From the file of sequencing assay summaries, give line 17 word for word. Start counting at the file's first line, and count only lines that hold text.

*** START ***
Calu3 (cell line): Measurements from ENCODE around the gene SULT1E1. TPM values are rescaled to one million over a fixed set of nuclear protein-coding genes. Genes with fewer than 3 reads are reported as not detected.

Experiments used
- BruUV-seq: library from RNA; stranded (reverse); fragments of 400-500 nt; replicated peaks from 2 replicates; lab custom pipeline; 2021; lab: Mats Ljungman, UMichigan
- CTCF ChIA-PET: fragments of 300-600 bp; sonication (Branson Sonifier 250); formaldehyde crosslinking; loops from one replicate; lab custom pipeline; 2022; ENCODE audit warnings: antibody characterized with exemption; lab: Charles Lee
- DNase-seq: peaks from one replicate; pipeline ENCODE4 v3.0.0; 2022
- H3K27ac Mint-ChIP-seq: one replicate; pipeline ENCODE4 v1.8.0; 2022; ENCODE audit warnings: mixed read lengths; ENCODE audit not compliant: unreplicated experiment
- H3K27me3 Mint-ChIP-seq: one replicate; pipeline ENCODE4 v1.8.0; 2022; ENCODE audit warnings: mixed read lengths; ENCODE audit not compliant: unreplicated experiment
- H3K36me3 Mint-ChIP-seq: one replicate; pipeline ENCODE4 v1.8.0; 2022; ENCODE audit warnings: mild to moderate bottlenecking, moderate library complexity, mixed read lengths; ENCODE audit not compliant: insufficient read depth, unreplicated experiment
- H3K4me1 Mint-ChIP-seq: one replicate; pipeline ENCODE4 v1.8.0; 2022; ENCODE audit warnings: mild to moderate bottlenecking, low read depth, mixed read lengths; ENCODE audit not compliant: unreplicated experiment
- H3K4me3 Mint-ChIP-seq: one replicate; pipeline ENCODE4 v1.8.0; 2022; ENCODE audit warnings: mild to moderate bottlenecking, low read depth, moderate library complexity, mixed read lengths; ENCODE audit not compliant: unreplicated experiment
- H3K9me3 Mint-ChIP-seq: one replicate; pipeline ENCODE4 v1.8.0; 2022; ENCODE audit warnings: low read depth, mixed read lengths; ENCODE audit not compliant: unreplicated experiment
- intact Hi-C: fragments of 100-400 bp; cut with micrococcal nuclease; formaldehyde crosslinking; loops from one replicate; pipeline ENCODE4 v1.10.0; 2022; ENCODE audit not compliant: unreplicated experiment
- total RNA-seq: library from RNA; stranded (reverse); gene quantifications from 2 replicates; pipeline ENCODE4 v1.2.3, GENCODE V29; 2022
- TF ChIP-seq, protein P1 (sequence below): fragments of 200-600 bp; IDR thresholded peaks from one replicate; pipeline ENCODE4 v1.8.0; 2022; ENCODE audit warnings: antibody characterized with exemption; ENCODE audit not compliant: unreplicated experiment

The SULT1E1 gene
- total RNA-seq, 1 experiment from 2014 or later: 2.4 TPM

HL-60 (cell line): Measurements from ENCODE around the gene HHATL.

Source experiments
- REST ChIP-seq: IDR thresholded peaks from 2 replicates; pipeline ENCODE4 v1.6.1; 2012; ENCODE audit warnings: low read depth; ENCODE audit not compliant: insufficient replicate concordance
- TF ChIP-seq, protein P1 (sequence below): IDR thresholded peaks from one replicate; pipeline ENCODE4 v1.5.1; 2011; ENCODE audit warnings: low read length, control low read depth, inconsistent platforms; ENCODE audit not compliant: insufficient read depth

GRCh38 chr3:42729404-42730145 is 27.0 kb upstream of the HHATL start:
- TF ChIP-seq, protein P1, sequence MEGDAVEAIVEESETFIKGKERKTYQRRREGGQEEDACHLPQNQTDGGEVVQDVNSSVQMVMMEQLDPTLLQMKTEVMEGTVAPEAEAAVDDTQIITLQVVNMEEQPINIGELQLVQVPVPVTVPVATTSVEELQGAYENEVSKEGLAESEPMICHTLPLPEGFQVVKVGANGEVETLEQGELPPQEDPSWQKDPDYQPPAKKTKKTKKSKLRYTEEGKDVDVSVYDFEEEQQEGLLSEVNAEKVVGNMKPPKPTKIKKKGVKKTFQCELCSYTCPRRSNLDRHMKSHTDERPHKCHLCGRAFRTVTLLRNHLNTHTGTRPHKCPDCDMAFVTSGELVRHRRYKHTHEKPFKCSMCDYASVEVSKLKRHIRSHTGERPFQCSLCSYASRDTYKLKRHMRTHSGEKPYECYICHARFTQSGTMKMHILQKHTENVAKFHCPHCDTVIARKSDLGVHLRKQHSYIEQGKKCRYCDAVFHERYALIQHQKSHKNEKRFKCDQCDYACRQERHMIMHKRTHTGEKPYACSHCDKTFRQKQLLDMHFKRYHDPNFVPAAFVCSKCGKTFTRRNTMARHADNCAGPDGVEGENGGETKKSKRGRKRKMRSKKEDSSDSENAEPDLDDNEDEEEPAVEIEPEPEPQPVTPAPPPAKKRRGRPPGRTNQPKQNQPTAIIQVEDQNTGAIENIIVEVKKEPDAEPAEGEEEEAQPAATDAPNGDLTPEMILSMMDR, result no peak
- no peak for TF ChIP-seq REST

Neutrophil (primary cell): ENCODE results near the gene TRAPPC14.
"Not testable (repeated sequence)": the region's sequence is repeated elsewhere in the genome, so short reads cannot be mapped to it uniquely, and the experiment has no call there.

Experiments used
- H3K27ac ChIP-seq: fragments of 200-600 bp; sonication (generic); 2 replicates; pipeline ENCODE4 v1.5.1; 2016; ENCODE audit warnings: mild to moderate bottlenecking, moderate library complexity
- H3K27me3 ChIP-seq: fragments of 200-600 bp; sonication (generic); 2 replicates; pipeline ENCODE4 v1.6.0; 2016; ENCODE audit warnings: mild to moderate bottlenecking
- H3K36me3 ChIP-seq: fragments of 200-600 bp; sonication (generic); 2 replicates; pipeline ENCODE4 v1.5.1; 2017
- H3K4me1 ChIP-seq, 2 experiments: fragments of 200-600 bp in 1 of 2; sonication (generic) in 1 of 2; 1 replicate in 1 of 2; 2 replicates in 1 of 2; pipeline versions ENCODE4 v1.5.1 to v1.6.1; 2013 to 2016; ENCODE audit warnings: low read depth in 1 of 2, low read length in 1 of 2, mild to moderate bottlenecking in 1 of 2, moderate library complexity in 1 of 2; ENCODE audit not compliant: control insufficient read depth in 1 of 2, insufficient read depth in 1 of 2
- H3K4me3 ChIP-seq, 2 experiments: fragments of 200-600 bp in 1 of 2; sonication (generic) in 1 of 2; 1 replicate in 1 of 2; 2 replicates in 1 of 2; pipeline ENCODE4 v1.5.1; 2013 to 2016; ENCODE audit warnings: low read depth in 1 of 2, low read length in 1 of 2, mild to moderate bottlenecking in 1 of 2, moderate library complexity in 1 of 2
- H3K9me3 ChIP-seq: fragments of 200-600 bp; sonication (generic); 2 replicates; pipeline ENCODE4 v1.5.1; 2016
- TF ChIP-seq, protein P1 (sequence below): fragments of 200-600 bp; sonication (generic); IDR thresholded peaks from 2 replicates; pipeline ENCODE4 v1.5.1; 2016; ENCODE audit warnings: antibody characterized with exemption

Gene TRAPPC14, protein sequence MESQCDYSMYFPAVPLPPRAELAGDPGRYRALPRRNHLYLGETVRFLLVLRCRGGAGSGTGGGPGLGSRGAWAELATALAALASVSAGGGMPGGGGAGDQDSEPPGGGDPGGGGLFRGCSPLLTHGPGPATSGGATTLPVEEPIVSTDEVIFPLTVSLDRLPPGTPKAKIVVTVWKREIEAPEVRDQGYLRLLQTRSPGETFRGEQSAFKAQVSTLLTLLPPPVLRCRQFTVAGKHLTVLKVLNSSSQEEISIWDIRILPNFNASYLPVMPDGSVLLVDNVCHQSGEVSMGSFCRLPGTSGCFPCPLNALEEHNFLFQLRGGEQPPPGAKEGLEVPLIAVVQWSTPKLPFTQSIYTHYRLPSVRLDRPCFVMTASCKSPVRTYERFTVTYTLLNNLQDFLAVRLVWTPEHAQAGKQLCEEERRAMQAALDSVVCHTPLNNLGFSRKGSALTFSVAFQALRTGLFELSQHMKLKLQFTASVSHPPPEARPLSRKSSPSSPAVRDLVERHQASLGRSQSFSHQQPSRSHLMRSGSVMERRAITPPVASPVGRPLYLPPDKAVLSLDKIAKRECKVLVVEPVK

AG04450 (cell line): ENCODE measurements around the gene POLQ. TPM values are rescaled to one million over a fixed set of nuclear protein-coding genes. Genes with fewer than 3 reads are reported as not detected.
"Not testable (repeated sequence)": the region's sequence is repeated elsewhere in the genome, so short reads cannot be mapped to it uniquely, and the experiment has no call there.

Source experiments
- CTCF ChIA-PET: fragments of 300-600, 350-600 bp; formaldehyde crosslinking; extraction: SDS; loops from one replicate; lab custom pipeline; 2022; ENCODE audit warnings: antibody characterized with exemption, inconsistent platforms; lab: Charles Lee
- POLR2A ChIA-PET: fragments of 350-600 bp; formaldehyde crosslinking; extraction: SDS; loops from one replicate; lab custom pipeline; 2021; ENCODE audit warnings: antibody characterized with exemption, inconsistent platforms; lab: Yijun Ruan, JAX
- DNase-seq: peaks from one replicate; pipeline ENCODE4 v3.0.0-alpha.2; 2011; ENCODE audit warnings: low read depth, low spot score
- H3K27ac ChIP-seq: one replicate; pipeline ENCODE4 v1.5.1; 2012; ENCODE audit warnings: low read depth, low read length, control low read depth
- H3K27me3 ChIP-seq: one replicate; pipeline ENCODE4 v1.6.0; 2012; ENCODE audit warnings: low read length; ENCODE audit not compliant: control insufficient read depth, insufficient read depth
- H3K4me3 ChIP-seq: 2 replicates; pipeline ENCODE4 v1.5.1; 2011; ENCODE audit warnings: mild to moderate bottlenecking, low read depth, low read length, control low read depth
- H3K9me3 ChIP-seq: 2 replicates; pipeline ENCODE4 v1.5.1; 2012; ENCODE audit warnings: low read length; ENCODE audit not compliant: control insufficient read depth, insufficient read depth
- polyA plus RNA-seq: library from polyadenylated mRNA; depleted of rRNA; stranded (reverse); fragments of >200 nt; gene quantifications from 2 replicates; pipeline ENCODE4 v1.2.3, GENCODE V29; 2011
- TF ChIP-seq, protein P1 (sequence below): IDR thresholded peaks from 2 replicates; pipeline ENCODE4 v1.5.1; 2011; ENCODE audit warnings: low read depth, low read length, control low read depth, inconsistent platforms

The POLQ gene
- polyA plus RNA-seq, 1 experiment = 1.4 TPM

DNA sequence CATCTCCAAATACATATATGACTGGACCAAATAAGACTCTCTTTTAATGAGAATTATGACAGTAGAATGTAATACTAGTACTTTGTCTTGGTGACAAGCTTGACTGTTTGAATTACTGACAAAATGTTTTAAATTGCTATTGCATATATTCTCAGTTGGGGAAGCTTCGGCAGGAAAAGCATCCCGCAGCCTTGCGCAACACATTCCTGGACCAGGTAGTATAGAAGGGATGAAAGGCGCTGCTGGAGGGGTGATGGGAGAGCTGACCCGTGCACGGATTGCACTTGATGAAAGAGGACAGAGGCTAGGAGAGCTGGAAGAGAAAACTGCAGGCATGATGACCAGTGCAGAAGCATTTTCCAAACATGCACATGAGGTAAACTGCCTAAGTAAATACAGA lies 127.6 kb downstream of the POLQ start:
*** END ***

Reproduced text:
HL-60 (cell line): Measurements from ENCODE around the gene HHATL.